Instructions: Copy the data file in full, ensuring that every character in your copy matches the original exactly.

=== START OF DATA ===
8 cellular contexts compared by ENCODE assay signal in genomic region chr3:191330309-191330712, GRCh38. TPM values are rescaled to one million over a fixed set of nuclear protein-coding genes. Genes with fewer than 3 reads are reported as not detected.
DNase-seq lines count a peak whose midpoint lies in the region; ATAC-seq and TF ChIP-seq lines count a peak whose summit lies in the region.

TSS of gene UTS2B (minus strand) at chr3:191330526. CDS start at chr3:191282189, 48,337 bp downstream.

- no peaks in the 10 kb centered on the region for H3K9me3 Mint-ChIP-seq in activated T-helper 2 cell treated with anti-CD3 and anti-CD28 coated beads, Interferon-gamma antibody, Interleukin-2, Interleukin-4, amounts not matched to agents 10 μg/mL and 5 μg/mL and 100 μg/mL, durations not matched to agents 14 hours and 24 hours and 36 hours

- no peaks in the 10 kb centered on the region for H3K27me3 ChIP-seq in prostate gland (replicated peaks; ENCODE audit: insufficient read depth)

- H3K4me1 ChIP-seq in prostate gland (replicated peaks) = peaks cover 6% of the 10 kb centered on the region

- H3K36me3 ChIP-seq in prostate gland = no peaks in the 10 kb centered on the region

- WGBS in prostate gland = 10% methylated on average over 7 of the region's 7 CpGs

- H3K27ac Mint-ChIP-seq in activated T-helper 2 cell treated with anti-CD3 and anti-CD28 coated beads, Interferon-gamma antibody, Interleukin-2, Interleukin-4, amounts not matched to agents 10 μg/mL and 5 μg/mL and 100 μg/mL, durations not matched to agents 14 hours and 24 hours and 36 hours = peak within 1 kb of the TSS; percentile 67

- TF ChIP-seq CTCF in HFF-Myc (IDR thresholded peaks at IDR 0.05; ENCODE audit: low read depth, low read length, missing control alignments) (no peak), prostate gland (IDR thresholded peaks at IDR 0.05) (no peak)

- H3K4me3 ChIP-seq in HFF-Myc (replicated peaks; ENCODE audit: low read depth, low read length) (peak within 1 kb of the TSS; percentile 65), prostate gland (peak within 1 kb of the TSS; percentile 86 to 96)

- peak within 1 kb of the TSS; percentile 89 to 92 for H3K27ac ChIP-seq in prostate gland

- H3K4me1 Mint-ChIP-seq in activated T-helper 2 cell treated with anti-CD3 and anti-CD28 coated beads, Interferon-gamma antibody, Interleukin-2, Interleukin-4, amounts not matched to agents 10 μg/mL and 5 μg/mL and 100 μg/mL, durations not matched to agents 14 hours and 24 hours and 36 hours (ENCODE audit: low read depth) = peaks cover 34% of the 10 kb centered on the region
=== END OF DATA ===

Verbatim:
8 cellular contexts compared by ENCODE assay signal in genomic region chr3:191330309-191330712, GRCh38. TPM values are rescaled to one million over a fixed set of nuclear protein-coding genes. Genes with fewer than 3 reads are reported as not detected.
DNase-seq lines count a peak whose midpoint lies in the region; ATAC-seq and TF ChIP-seq lines count a peak whose summit lies in the region.

TSS of gene UTS2B (minus strand) at chr3:191330526. CDS start at chr3:191282189, 48,337 bp downstream.

- no peaks in the 10 kb centered on the region for H3K9me3 Mint-ChIP-seq in activated T-helper 2 cell treated with anti-CD3 and anti-CD28 coated beads, Interferon-gamma antibody, Interleukin-2, Interleukin-4, amounts not matched to agents 10 μg/mL and 5 μg/mL and 100 μg/mL, durations not matched to agents 14 hours and 24 hours and 36 hours

- no peaks in the 10 kb centered on the region for H3K27me3 ChIP-seq in prostate gland (replicated peaks; ENCODE audit: insufficient read depth)

- H3K4me1 ChIP-seq in prostate gland (replicated peaks) = peaks cover 6% of the 10 kb centered on the region

- H3K36me3 ChIP-seq in prostate gland = no peaks in the 10 kb centered on the region

- WGBS in prostate gland = 10% methylated on average over 7 of the region's 7 CpGs

- H3K27ac Mint-ChIP-seq in activated T-helper 2 cell treated with anti-CD3 and anti-CD28 coated beads, Interferon-gamma antibody, Interleukin-2, Interleukin-4, amounts not matched to agents 10 μg/mL and 5 μg/mL and 100 μg/mL, durations not matched to agents 14 hours and 24 hours and 36 hours = peak within 1 kb of the TSS; percentile 67

- TF ChIP-seq CTCF in HFF-Myc (IDR thresholded peaks at IDR 0.05; ENCODE audit: low read depth, low read length, missing control alignments) (no peak), prostate gland (IDR thresholded peaks at IDR 0.05) (no peak)

- H3K4me3 ChIP-seq in HFF-Myc (replicated peaks; ENCODE audit: low read depth, low read length) (peak within 1 kb of the TSS; percentile 65), prostate gland (peak within 1 kb of the TSS; percentile 86 to 96)

- peak within 1 kb of the TSS; percentile 89 to 92 for H3K27ac ChIP-seq in prostate gland

- H3K4me1 Mint-ChIP-seq in activated T-helper 2 cell treated with anti-CD3 and anti-CD28 coated beads, Interferon-gamma antibody, Interleukin-2, Interleukin-4, amounts not matched to agents 10 μg/mL and 5 μg/mL and 100 μg/mL, durations not matched to agents 14 hours and 24 hours and 36 hours (ENCODE audit: low read depth) = peaks cover 34% of the 10 kb centered on the region